I always thought that a woman would naturally be at her “worst performance” athletically speaking, during the days of menstruation. After all, these are the days where women will typically feel fatigued, in pain and generally worse for wear out of any other days in the cycle. I was so surprised to learn that in actual fact, the athletic ability and performance of women is heightened during menstruation and also for the week or so following it (the Follicular Phase, days 1-14 in typical 28 day cycle).
Then I remembered…back to a couple years ago, I was experiencing pretty bad period symptoms and didn’t want to move at all, but something inside me just really wanted to go run. I decided to just go for a mile to see how I felt. Once I started running, the symptoms lessened greatly and I just kept going and going until I had run about 5 or 6 miles. It didn’t feel “hard” or like a ton of effort. I always thought that that experience was some kind of fluke, but after reading a lot of current research on female cycles and working out, it definitely makes more sense to me now.
So, how can this be? What makes a woman a better athletic performer during the Follicular Phase of her cycle? In a one word answer, hormones. Your hormones estrogen and progesterone both ramp up and peak about 5 days before you start bleeding.
When your period first begins, your body has just eliminated the possibility of a pregnancy, so naturally it goes into a more relaxed state. The high hormones from the Luteal phase (days 15-28 in a typical 28 day cycle) that you have just gone through are available for you to exert. It’s terribly ironic, but it seems that your athletic physiology is most like a male’s on the days of your period and the following days (Follicular phase).
According to Exercise Physiologist and Nutrition Scientist, Stacy T. Sims, studies have been done showing that women are able to add more strength and produce greater results when training during the Follicular phase of their cycle versus the Luteal phase. I was fascinated to learn that Paula Radcliffe earned the title of fastest female marathoner in Chicago in 2002 while experiencing menstrual cramping!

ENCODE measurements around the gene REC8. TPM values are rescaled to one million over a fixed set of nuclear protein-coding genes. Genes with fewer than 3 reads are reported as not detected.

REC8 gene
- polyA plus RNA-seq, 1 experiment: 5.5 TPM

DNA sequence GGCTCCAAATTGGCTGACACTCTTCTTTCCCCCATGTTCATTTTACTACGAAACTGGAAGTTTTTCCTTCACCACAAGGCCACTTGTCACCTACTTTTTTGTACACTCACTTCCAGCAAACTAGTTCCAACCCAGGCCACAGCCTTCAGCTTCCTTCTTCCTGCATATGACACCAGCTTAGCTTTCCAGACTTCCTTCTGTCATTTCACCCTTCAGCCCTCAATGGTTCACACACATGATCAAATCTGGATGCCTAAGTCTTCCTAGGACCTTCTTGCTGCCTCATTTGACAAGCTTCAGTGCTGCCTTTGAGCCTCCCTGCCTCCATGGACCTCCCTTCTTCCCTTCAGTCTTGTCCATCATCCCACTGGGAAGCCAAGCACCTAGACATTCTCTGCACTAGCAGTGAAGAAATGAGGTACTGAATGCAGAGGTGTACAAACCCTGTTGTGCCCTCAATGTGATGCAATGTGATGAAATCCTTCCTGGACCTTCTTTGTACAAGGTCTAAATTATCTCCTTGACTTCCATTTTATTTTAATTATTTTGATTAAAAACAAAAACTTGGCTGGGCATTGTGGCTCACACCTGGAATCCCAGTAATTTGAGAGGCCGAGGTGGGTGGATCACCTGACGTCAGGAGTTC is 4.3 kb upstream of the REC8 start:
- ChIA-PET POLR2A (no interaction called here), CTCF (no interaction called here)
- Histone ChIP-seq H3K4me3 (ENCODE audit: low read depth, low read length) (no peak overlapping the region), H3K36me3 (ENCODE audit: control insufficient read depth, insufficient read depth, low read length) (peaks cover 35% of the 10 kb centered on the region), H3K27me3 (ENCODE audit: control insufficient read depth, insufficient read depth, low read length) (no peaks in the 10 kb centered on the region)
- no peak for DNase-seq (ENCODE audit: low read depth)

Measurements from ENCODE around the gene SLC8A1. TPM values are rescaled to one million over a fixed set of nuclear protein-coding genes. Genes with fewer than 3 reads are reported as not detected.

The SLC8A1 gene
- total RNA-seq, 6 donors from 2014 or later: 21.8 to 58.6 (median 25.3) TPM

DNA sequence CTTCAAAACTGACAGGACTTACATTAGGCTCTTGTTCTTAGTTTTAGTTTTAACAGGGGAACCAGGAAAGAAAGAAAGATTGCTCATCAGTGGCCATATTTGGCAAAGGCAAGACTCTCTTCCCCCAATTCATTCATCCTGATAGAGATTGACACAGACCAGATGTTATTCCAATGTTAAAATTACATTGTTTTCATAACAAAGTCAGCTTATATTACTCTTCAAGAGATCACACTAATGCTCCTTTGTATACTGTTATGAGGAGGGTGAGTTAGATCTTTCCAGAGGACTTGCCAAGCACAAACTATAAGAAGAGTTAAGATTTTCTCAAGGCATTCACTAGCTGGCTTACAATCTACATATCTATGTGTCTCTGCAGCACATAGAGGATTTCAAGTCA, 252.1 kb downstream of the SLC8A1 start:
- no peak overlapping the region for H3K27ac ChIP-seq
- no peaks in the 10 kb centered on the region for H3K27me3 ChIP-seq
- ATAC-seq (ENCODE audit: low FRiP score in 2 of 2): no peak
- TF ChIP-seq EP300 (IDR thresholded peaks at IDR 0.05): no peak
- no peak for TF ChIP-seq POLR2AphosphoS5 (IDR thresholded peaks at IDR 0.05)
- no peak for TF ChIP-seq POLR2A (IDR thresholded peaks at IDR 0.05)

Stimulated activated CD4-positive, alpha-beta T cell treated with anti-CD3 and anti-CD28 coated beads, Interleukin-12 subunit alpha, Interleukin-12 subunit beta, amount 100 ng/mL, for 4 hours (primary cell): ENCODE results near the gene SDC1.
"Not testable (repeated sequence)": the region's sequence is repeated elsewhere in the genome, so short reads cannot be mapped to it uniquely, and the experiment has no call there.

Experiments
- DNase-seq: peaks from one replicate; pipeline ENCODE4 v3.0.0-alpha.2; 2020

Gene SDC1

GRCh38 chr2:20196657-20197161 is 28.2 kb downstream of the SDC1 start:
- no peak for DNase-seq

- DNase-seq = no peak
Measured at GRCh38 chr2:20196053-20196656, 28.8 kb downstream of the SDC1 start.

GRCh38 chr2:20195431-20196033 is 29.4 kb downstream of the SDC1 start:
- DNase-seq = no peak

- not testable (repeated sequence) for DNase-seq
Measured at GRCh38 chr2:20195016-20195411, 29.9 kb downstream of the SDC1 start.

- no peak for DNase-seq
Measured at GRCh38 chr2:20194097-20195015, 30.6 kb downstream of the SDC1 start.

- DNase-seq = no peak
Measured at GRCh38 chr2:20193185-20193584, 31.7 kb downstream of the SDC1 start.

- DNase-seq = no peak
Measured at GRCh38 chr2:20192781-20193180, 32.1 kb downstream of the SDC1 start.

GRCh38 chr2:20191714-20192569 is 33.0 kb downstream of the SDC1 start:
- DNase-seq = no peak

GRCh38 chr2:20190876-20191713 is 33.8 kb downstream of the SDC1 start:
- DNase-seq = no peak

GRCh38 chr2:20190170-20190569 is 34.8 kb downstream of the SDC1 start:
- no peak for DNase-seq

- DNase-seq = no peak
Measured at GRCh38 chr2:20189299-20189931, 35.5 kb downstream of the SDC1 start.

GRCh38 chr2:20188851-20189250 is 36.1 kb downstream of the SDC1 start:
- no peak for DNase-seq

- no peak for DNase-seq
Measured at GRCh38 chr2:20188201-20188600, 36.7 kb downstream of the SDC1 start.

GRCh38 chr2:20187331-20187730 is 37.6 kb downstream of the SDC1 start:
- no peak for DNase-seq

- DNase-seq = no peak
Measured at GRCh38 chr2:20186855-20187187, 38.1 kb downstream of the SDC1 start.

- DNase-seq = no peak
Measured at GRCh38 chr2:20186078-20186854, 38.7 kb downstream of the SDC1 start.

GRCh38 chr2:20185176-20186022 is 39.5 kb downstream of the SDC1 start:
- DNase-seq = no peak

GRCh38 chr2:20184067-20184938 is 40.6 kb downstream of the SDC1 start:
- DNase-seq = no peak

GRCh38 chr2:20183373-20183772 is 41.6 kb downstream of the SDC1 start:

During the high hormone Luteal phase, workouts can feel harder and your reaction time and coordination when playing sports can be slower. Even your aerobic capacity can be slightly lower and blood plasma can drop as much as 8 %. As you can probably imagine, this can have a huge impact on the hydration needs of your system. With such a significant drop, it makes it harder for your body to cool itself down by sweating. Added to that is the fact that Progesterone is high at this time and also makes you feel hotter to begin with, increasing your core temperature. If you do high intensity workouts such as Crossfit, HIIT or tabata drills, you may notice a slight lag in your ability to go as hard and then recover as well.
So what is a woman to do about this? What if you’ve signed up for a race or athletic event during the high hormone Luteal phase? Don’t despair, there are strategies you can employ to work with your cycle now that you are armed with knowledge about how it affects you.
First off, if you don’t already, start tracking your monthly cycle. It’s good to know how many days yours typically lasts and then from there, when you will be experiencing the Follicular and Luteal phases and also where your peak in estrogen and progesterone will occur. There are even apps that can do this now days.
Nutrition can play a big part in how badly the side affects of high hormones are presented. During the high hormone PMS phase (7 days before bleeding begins) supplementing with magnesium, zinc and omega 3 fatty acids can really help. This not only helps with athletic ability but can also lessen the pain of cramping when the uterus begins to shed its lining on day 1. Also, making sure you are getting adequate amounts of protein during this time is vital due to Progesterone being a hormone that breaks muscle down (catabolic). You probably need more protein than you might think.
Another thing you can do, is try to do your hardest training and intense workouts in the first half of your cycle (days 1-14) and go a bit easier during the second half (days 15-28). This will be intuitively working with your physiology and making the most of when your body is at the “top” of its game.